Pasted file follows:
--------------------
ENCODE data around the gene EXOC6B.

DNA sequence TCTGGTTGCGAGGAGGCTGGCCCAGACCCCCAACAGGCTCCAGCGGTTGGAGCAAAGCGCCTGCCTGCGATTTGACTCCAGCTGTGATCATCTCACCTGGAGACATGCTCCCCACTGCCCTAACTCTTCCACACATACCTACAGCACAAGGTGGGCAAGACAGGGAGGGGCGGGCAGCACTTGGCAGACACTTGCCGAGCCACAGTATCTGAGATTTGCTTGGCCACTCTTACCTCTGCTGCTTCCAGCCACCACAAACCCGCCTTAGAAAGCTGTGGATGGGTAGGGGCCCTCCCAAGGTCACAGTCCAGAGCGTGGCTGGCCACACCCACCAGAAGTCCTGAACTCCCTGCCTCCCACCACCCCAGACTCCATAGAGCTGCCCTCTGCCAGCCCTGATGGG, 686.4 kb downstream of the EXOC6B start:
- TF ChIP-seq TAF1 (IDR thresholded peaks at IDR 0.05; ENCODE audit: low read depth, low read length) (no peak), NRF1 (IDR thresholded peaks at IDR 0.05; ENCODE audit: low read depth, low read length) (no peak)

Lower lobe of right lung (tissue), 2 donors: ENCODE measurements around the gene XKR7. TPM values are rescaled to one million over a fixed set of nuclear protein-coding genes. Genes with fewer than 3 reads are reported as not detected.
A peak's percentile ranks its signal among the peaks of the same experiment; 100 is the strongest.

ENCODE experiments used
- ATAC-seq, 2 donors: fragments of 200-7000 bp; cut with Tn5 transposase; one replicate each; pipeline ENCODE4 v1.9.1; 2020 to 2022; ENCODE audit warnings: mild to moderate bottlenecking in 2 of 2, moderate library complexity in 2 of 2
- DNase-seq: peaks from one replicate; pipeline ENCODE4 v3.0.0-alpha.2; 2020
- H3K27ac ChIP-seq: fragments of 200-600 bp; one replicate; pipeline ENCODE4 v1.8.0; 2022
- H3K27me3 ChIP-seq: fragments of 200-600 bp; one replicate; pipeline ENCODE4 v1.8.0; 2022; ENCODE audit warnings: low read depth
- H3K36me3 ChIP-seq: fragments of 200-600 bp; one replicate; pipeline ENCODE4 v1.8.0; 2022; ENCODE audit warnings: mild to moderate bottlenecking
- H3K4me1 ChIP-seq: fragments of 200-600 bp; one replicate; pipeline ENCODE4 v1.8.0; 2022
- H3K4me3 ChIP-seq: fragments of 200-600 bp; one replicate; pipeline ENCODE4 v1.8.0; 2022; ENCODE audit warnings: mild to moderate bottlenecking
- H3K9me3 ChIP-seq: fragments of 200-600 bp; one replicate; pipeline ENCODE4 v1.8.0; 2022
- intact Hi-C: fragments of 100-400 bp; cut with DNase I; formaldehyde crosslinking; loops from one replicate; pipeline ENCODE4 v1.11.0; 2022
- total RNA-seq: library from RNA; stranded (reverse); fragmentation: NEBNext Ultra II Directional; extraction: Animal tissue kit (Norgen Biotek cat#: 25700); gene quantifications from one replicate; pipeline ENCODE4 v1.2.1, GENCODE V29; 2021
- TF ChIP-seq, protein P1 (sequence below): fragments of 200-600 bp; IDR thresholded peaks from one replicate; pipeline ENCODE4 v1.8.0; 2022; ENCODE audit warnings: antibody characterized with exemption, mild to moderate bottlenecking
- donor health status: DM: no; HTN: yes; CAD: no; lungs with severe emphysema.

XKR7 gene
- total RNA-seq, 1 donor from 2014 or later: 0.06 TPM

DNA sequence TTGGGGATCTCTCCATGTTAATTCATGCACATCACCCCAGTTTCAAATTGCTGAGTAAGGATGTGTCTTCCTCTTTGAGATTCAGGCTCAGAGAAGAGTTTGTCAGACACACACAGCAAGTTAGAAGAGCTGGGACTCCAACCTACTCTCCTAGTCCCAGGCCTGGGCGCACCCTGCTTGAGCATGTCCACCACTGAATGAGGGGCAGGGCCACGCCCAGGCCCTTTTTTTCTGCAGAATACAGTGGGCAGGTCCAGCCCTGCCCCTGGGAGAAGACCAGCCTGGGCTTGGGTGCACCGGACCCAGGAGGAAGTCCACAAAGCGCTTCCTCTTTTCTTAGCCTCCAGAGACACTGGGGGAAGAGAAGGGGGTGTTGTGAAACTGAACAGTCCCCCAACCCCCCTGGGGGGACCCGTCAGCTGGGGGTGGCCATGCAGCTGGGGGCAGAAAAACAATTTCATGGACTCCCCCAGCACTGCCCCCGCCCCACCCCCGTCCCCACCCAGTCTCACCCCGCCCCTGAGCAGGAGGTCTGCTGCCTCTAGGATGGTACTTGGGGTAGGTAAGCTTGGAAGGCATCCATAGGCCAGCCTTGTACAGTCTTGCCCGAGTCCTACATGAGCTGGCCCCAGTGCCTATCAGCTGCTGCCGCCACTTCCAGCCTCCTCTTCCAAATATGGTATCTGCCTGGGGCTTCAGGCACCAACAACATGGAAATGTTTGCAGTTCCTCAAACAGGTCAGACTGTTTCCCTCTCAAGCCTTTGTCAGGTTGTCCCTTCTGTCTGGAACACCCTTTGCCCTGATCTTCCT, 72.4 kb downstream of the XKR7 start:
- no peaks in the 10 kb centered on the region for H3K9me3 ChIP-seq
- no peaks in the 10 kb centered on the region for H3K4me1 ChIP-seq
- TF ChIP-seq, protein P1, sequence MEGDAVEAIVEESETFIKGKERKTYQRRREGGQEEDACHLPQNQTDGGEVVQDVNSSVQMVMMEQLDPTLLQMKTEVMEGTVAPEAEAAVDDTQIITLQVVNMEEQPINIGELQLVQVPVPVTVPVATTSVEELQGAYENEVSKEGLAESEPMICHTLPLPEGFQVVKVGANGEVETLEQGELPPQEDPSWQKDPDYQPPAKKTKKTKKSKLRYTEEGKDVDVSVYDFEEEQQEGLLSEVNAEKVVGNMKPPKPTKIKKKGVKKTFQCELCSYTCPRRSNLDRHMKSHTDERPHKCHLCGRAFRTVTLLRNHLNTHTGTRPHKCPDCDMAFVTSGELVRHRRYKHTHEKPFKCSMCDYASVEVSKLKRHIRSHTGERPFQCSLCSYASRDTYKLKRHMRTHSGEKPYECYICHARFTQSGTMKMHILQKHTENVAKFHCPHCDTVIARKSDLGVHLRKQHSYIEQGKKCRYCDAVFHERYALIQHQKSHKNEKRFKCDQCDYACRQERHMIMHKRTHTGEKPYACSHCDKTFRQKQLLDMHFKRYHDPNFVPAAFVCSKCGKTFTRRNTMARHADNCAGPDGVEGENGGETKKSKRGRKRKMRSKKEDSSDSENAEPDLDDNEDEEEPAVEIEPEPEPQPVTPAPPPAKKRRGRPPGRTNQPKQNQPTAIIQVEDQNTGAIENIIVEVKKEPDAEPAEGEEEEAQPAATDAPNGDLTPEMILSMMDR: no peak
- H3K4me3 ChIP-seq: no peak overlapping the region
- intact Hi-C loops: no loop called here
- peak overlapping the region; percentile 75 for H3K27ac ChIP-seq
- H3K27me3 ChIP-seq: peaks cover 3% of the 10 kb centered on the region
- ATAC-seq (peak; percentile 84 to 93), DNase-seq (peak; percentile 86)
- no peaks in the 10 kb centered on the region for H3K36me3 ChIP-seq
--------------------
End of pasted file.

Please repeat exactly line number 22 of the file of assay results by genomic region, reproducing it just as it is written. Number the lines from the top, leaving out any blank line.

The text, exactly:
- no peaks in the 10 kb centered on the region for H3K9me3 ChIP-seq